Sunday, June 16, 2024

Polls open in 20 EU countries as voting for the European Parliament enters its final day

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Since the last EU election in 2019, populist or far-right parties now lead governments in three nations — Hungary, Slovakia and Italy — and are part of the ruling coalition in others, including Sweden, Finland and, soon, the Netherlands. Polls give the populists an advantage in France, Belgium, Austria and Italy.

The elections come at a testing time for voter confidence in a bloc of some 450 million people. Over the last five years, the EU has been shaken by the coronavirus pandemic, an economic slump and an energy crisis fueled by the biggest land conflict in Europe since the Second World War.

The polls also mark the beginning of a period of uncertainty for the Europeans and their international partners. Beyond the wrangling to form political groups and establish alliances inside parliament, governments will compete to secure top EU jobs for their national officials.

Chief among them is the presidency of the powerful executive branch, the European Commission, which proposes laws and watches to ensure they are respected. The commission also controls the EU’s purse strings, manages trade and is Europe’s competition watchdog.

Other plum posts are those of European Council president, who chairs summits of presidents and prime ministers, and EU foreign policy chief, the bloc’s top diplomat.

EU lawmakers have a say on legislation ranging from financial rules to climate or agriculture policy. They also approve the EU budget, which apart from funding the bloc’s political priorities bankrolls things like infrastructure projects, farm subsidies or aid delivered to Ukraine.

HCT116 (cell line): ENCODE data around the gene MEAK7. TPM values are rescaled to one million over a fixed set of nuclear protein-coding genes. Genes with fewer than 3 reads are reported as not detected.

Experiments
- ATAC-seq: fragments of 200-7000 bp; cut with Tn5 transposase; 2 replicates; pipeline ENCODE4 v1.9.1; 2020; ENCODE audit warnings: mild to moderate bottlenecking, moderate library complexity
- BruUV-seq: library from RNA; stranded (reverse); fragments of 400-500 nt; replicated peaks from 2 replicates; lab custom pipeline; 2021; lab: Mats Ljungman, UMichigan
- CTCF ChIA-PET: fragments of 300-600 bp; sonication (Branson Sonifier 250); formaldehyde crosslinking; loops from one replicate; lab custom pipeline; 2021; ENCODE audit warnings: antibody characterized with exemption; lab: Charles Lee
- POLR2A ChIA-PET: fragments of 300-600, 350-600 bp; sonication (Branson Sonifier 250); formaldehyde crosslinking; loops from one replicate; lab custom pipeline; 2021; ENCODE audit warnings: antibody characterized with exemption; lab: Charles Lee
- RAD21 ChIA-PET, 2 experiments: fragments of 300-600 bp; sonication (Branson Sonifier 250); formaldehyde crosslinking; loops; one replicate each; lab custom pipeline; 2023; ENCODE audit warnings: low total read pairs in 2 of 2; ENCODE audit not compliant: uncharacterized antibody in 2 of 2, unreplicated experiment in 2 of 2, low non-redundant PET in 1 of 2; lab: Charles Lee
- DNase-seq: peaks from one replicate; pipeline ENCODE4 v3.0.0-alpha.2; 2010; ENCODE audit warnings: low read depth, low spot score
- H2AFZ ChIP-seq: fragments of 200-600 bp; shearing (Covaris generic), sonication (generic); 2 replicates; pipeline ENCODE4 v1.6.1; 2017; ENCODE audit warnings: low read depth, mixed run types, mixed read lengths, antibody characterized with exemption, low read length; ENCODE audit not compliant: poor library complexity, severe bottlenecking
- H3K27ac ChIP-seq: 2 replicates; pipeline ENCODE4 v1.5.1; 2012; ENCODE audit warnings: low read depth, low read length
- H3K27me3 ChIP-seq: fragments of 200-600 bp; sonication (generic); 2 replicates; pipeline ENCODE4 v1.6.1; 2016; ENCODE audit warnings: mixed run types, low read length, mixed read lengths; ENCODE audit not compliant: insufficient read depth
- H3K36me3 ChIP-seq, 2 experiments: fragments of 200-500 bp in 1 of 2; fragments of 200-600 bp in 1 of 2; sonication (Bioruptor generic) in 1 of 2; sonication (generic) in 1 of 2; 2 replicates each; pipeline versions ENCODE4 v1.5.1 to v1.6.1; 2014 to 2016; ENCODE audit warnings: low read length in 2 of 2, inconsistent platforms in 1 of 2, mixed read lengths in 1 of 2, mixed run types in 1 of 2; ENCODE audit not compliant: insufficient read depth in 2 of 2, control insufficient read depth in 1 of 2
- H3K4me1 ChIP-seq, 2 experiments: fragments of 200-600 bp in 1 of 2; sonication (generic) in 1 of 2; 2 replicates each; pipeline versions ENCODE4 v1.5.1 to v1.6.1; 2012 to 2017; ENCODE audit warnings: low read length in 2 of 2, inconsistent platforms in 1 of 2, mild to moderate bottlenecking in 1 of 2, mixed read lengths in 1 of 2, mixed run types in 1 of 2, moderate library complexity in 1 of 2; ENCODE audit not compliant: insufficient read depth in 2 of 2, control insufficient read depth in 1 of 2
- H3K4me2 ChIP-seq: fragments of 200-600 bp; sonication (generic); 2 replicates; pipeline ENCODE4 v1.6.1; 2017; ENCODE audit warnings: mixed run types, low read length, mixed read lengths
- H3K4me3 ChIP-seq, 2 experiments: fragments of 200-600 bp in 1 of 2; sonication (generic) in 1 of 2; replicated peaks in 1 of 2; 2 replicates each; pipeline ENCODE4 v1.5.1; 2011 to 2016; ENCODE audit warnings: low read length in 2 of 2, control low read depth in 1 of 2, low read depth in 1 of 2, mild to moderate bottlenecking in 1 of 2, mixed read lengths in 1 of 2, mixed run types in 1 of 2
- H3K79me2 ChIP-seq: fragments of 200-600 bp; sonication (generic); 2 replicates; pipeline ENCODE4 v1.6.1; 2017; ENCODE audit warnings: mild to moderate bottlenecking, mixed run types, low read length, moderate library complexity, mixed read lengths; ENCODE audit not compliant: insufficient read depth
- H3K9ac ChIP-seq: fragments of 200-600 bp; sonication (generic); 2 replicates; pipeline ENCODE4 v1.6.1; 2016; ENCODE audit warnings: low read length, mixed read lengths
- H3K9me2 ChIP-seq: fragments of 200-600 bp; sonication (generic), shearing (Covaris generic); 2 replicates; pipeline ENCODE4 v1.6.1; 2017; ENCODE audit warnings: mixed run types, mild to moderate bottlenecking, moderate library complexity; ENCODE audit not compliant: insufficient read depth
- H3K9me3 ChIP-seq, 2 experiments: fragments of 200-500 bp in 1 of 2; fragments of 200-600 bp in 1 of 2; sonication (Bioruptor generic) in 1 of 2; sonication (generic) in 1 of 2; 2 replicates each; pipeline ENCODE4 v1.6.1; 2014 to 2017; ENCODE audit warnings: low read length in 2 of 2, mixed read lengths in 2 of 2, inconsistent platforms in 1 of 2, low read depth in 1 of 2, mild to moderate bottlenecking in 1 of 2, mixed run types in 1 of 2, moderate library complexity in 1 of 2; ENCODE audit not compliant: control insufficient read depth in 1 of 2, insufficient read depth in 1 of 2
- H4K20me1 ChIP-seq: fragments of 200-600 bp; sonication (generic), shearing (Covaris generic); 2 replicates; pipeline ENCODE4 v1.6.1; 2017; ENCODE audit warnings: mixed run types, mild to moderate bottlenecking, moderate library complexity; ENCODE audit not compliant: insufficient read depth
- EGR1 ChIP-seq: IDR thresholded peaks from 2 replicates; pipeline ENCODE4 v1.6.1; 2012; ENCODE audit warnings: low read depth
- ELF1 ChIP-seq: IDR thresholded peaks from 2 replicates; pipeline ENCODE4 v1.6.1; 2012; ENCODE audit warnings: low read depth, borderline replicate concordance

But despite their important role, political campaigning often focuses on issues of concern in individual countries rather than on broader European interests. Voters routinely use their ballots to protest the policies of their national governments.

Surveys suggest that mainstream and pro-European parties will retain their majority in parliament, but that the hard right, including parties led by politicians like Wilders or France’s Marine Le Pen, will eat into their share of seats.

The biggest political group – the center-right European People’s Party (EPP) – has already edged away from the middle ground, campaigning on traditional far-right issues like more security, tougher migration laws, and a focus on business over social welfare concerns.

Much may depend on whether the Brothers of Italy — the governing party of populist far-right Prime Minister Georgia Meloni, which has neo-fascist roots — stays in the more hard-line European Conservatives and Reformists, or becomes part of a new hard right group that could be created in the wake of the elections. Meloni also has the further option to work with the EPP.

The second-biggest group — the center-left Socialists and Democrats — and the Greens refuse to align themselves with the ECR. A more dire scenario for pro-European parties would be if the ECR joins forces with Le Pen’s Identity and Democracy to consolidate hard-right influence.

Questions remain over what group Hungarian Prime Minister Viktor Orbán’s staunchly nationalist and anti-migrant Fidesz party might join. It was previously part of the EPP but was forced out in 2021 due to conflicts over its interests and values.

The EPP has campaigned for Ursula von der Leyen to be granted a second term as commission president but nothing guarantees that she will be returned even if they win. National leaders will decide who is nominated, even though the parliament must approve any nominee.

Lorne Cook, The Associated Press

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